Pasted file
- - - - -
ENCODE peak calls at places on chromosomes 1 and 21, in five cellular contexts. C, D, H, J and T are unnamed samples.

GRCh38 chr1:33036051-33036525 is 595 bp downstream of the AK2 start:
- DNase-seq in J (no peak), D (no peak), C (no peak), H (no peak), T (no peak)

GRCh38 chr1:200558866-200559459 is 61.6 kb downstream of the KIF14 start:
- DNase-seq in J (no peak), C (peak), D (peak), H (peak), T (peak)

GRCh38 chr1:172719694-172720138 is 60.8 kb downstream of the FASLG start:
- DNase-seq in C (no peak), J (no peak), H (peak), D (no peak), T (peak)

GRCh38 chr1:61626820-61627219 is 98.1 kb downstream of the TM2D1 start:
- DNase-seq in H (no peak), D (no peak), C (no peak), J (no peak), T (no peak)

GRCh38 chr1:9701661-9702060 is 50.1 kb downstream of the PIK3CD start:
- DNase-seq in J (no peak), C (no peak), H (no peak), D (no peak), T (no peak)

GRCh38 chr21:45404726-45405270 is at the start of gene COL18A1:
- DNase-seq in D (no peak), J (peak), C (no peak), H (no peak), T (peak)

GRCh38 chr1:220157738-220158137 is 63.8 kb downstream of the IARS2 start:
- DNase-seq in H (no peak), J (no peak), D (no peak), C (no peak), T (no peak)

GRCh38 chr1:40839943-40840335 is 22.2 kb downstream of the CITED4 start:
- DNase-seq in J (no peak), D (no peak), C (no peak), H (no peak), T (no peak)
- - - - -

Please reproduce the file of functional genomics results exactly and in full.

ENCODE peak calls at places on chromosomes 1 and 21, in five cellular contexts. C, D, H, J and T are unnamed samples.

GRCh38 chr1:33036051-33036525 is 595 bp downstream of the AK2 start:
- DNase-seq in J (no peak), D (no peak), C (no peak), H (no peak), T (no peak)

GRCh38 chr1:200558866-200559459 is 61.6 kb downstream of the KIF14 start:
- DNase-seq in J (no peak), C (peak), D (peak), H (peak), T (peak)

GRCh38 chr1:172719694-172720138 is 60.8 kb downstream of the FASLG start:
- DNase-seq in C (no peak), J (no peak), H (peak), D (no peak), T (peak)

GRCh38 chr1:61626820-61627219 is 98.1 kb downstream of the TM2D1 start:
- DNase-seq in H (no peak), D (no peak), C (no peak), J (no peak), T (no peak)

GRCh38 chr1:9701661-9702060 is 50.1 kb downstream of the PIK3CD start:
- DNase-seq in J (no peak), C (no peak), H (no peak), D (no peak), T (no peak)

GRCh38 chr21:45404726-45405270 is at the start of gene COL18A1:
- DNase-seq in D (no peak), J (peak), C (no peak), H (no peak), T (peak)

GRCh38 chr1:220157738-220158137 is 63.8 kb downstream of the IARS2 start:
- DNase-seq in H (no peak), J (no peak), D (no peak), C (no peak), T (no peak)

GRCh38 chr1:40839943-40840335 is 22.2 kb downstream of the CITED4 start:
- DNase-seq in J (no peak), D (no peak), C (no peak), H (no peak), T (no peak)